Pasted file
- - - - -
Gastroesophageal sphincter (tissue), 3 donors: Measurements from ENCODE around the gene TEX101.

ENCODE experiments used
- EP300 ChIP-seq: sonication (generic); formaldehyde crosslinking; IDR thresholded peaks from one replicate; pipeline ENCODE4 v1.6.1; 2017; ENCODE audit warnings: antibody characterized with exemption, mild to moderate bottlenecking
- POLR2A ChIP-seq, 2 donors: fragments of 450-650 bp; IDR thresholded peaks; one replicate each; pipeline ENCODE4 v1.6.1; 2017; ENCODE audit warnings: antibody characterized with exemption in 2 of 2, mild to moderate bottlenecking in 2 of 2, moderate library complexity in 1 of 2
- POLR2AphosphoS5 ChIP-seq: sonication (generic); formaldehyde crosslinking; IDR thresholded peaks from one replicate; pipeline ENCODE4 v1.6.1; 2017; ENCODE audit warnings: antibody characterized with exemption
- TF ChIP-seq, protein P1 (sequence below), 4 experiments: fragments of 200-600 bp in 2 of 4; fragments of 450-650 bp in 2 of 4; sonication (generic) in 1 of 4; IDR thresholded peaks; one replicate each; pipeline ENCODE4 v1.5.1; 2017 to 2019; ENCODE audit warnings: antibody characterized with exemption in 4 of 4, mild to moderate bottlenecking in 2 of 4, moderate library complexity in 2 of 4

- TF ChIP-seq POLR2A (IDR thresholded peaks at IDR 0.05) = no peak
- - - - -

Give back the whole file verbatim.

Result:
Gastroesophageal sphincter (tissue), 3 donors: Measurements from ENCODE around the gene TEX101.

ENCODE experiments used
- EP300 ChIP-seq: sonication (generic); formaldehyde crosslinking; IDR thresholded peaks from one replicate; pipeline ENCODE4 v1.6.1; 2017; ENCODE audit warnings: antibody characterized with exemption, mild to moderate bottlenecking
- POLR2A ChIP-seq, 2 donors: fragments of 450-650 bp; IDR thresholded peaks; one replicate each; pipeline ENCODE4 v1.6.1; 2017; ENCODE audit warnings: antibody characterized with exemption in 2 of 2, mild to moderate bottlenecking in 2 of 2, moderate library complexity in 1 of 2
- POLR2AphosphoS5 ChIP-seq: sonication (generic); formaldehyde crosslinking; IDR thresholded peaks from one replicate; pipeline ENCODE4 v1.6.1; 2017; ENCODE audit warnings: antibody characterized with exemption
- TF ChIP-seq, protein P1 (sequence below), 4 experiments: fragments of 200-600 bp in 2 of 4; fragments of 450-650 bp in 2 of 4; sonication (generic) in 1 of 4; IDR thresholded peaks; one replicate each; pipeline ENCODE4 v1.5.1; 2017 to 2019; ENCODE audit warnings: antibody characterized with exemption in 4 of 4, mild to moderate bottlenecking in 2 of 4, moderate library complexity in 2 of 4

- TF ChIP-seq POLR2A (IDR thresholded peaks at IDR 0.05) = no peak